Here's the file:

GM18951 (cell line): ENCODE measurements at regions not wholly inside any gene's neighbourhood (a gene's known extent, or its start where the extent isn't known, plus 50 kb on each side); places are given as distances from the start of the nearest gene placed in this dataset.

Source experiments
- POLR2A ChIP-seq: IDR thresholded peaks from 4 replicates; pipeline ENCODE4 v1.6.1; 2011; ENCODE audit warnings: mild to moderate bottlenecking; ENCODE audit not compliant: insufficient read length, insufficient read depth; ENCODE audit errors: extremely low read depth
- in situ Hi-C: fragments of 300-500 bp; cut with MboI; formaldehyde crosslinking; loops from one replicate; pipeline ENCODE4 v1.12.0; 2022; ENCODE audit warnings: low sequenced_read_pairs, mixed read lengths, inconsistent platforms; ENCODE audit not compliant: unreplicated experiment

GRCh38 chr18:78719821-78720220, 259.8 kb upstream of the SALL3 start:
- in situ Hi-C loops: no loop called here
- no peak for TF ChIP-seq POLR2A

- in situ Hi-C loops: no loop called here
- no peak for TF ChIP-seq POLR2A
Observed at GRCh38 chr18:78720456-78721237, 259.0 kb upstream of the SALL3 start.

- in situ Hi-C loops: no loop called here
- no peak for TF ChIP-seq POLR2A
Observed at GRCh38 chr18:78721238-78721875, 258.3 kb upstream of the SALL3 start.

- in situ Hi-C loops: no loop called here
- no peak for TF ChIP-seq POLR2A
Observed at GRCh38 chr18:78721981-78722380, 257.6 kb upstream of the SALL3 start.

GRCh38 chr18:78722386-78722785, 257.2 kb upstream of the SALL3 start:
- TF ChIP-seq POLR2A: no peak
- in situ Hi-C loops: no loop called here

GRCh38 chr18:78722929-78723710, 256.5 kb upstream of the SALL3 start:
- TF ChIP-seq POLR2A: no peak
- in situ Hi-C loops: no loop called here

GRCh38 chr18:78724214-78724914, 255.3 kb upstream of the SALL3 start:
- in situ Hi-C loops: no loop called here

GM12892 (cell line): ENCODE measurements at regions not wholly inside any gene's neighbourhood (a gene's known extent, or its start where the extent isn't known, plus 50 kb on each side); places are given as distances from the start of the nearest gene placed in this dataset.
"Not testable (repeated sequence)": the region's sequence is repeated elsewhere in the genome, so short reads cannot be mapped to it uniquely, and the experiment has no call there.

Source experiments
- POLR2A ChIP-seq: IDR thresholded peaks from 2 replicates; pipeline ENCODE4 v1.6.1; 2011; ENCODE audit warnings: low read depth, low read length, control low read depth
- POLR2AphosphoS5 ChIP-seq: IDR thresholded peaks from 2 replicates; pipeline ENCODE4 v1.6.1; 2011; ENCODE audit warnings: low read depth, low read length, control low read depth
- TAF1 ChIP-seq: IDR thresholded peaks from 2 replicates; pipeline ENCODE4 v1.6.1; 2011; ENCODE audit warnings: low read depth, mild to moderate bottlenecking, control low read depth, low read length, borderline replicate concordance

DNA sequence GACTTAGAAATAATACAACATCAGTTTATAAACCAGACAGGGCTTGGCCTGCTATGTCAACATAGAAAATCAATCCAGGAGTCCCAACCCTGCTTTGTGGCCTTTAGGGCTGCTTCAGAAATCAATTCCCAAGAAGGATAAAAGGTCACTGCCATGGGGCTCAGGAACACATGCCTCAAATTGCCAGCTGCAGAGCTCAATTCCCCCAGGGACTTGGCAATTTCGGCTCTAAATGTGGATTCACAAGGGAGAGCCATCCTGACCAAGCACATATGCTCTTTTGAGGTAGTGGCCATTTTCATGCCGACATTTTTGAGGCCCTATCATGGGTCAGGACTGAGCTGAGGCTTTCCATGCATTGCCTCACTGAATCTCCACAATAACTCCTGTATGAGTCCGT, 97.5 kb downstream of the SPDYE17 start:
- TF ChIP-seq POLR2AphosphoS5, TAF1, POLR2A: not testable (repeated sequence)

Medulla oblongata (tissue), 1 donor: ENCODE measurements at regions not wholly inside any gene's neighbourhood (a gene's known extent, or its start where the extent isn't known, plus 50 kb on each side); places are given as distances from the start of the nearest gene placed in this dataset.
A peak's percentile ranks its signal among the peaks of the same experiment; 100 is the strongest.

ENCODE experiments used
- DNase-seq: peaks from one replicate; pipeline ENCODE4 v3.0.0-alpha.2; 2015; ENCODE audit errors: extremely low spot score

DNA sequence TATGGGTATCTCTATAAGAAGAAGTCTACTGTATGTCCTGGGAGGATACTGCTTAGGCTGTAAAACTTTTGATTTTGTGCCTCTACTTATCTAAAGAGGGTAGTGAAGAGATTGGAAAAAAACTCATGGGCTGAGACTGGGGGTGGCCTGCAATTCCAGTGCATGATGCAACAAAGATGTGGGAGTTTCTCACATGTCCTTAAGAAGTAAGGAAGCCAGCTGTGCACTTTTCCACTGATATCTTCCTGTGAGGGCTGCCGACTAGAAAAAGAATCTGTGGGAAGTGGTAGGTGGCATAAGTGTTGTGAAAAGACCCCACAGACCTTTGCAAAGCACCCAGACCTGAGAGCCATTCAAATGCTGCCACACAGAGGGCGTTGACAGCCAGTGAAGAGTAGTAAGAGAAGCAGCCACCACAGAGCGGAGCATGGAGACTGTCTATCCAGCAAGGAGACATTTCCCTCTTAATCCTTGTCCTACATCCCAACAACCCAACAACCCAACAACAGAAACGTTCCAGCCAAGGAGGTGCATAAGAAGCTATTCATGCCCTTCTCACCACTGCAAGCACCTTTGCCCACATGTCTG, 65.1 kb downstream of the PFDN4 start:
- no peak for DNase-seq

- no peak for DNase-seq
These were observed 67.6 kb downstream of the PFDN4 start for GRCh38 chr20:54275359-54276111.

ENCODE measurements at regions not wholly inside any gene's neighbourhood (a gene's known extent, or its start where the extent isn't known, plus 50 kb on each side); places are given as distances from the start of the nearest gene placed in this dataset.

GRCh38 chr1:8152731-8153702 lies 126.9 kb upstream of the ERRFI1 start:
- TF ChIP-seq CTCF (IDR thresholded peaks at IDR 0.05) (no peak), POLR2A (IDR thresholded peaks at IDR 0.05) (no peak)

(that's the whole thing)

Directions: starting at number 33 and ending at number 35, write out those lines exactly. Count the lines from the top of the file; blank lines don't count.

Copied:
Medulla oblongata (tissue), 1 donor: ENCODE measurements at regions not wholly inside any gene's neighbourhood (a gene's known extent, or its start where the extent isn't known, plus 50 kb on each side); places are given as distances from the start of the nearest gene placed in this dataset.
A peak's percentile ranks its signal among the peaks of the same experiment; 100 is the strongest.

ENCODE experiments used